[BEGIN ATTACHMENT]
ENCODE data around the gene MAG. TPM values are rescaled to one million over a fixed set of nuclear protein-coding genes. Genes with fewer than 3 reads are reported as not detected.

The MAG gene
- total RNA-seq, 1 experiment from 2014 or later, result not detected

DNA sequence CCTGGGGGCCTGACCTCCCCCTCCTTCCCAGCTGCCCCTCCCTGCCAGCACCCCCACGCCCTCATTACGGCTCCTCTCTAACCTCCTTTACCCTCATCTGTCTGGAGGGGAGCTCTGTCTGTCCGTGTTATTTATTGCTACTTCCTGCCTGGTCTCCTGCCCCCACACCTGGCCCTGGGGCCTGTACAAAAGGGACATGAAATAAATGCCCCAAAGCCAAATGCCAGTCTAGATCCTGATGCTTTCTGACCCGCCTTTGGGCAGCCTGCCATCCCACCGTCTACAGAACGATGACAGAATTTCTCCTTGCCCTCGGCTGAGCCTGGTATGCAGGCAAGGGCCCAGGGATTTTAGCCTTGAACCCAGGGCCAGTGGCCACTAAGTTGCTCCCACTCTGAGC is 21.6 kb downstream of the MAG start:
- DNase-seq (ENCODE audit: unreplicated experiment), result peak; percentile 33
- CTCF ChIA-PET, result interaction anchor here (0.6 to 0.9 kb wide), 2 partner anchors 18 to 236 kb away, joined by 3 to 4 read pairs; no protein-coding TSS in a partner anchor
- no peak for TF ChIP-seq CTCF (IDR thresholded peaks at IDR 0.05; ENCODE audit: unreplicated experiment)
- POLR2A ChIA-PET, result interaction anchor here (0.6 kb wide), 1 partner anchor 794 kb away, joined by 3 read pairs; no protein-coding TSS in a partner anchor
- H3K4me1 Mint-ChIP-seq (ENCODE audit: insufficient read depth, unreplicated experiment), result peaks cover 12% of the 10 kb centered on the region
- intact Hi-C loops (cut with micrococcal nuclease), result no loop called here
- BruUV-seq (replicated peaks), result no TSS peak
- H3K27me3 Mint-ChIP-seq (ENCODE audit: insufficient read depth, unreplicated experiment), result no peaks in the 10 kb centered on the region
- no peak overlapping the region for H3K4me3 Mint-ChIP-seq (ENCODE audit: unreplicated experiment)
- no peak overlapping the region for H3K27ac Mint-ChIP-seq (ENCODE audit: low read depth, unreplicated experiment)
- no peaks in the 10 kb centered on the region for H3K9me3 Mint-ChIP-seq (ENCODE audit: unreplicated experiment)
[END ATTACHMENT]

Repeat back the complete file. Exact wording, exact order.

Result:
ENCODE data around the gene MAG. TPM values are rescaled to one million over a fixed set of nuclear protein-coding genes. Genes with fewer than 3 reads are reported as not detected.

The MAG gene
- total RNA-seq, 1 experiment from 2014 or later, result not detected

DNA sequence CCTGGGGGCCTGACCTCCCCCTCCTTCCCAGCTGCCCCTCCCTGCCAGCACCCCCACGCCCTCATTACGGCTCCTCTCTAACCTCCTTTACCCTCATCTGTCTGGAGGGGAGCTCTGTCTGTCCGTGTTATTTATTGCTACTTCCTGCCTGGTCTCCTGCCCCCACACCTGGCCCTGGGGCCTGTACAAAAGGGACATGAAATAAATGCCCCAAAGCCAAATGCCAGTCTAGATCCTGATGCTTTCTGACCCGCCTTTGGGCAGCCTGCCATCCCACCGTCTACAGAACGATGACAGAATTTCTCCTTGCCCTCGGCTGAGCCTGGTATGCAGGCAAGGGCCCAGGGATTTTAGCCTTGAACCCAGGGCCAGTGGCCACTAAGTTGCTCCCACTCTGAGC is 21.6 kb downstream of the MAG start:
- DNase-seq (ENCODE audit: unreplicated experiment), result peak; percentile 33
- CTCF ChIA-PET, result interaction anchor here (0.6 to 0.9 kb wide), 2 partner anchors 18 to 236 kb away, joined by 3 to 4 read pairs; no protein-coding TSS in a partner anchor
- no peak for TF ChIP-seq CTCF (IDR thresholded peaks at IDR 0.05; ENCODE audit: unreplicated experiment)
- POLR2A ChIA-PET, result interaction anchor here (0.6 kb wide), 1 partner anchor 794 kb away, joined by 3 read pairs; no protein-coding TSS in a partner anchor
- H3K4me1 Mint-ChIP-seq (ENCODE audit: insufficient read depth, unreplicated experiment), result peaks cover 12% of the 10 kb centered on the region
- intact Hi-C loops (cut with micrococcal nuclease), result no loop called here
- BruUV-seq (replicated peaks), result no TSS peak
- H3K27me3 Mint-ChIP-seq (ENCODE audit: insufficient read depth, unreplicated experiment), result no peaks in the 10 kb centered on the region
- no peak overlapping the region for H3K4me3 Mint-ChIP-seq (ENCODE audit: unreplicated experiment)
- no peak overlapping the region for H3K27ac Mint-ChIP-seq (ENCODE audit: low read depth, unreplicated experiment)
- no peaks in the 10 kb centered on the region for H3K9me3 Mint-ChIP-seq (ENCODE audit: unreplicated experiment)